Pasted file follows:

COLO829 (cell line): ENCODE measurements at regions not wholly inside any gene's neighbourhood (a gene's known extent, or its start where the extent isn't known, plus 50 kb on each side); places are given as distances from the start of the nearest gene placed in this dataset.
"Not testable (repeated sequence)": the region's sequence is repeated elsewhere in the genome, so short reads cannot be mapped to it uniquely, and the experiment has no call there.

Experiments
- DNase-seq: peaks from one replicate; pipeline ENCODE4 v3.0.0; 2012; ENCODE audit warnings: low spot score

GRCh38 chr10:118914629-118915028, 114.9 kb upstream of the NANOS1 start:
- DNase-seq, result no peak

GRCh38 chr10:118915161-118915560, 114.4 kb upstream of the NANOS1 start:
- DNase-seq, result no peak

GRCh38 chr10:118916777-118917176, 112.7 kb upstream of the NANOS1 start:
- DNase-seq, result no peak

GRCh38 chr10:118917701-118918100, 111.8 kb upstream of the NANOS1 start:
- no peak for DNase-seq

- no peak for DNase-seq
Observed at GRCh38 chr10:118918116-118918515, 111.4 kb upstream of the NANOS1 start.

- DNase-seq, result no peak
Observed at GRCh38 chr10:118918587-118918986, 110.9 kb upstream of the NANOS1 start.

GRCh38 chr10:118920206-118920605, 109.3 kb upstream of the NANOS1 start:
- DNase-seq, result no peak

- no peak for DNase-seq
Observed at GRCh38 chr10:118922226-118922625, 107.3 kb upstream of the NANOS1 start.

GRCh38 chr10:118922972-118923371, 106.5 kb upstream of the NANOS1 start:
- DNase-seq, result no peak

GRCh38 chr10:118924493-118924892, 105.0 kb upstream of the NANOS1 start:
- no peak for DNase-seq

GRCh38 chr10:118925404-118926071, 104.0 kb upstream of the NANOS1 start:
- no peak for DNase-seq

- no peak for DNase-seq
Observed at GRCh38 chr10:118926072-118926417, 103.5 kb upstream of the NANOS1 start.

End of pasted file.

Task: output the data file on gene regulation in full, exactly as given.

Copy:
COLO829 (cell line): ENCODE measurements at regions not wholly inside any gene's neighbourhood (a gene's known extent, or its start where the extent isn't known, plus 50 kb on each side); places are given as distances from the start of the nearest gene placed in this dataset.
"Not testable (repeated sequence)": the region's sequence is repeated elsewhere in the genome, so short reads cannot be mapped to it uniquely, and the experiment has no call there.

Experiments
- DNase-seq: peaks from one replicate; pipeline ENCODE4 v3.0.0; 2012; ENCODE audit warnings: low spot score

GRCh38 chr10:118914629-118915028, 114.9 kb upstream of the NANOS1 start:
- DNase-seq, result no peak

GRCh38 chr10:118915161-118915560, 114.4 kb upstream of the NANOS1 start:
- DNase-seq, result no peak

GRCh38 chr10:118916777-118917176, 112.7 kb upstream of the NANOS1 start:
- DNase-seq, result no peak

GRCh38 chr10:118917701-118918100, 111.8 kb upstream of the NANOS1 start:
- no peak for DNase-seq

- no peak for DNase-seq
Observed at GRCh38 chr10:118918116-118918515, 111.4 kb upstream of the NANOS1 start.

- DNase-seq, result no peak
Observed at GRCh38 chr10:118918587-118918986, 110.9 kb upstream of the NANOS1 start.

GRCh38 chr10:118920206-118920605, 109.3 kb upstream of the NANOS1 start:
- DNase-seq, result no peak

- no peak for DNase-seq
Observed at GRCh38 chr10:118922226-118922625, 107.3 kb upstream of the NANOS1 start.

GRCh38 chr10:118922972-118923371, 106.5 kb upstream of the NANOS1 start:
- DNase-seq, result no peak

GRCh38 chr10:118924493-118924892, 105.0 kb upstream of the NANOS1 start:
- no peak for DNase-seq

GRCh38 chr10:118925404-118926071, 104.0 kb upstream of the NANOS1 start:
- no peak for DNase-seq

- no peak for DNase-seq
Observed at GRCh38 chr10:118926072-118926417, 103.5 kb upstream of the NANOS1 start.